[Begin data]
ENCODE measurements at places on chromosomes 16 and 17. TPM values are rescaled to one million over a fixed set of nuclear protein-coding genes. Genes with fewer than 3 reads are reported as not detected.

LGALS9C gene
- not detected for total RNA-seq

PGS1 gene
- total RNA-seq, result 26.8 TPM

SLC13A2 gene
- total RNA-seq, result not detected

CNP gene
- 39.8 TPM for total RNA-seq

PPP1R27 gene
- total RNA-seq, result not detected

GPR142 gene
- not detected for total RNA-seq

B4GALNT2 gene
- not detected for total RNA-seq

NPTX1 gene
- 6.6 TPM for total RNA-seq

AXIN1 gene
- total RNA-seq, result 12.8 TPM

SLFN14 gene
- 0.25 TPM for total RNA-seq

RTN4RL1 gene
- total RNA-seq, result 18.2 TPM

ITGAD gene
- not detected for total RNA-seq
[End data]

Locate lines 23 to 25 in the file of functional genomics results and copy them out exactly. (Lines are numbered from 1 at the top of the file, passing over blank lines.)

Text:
- total RNA-seq, result 18.2 TPM

ITGAD gene
- not detected for total RNA-seq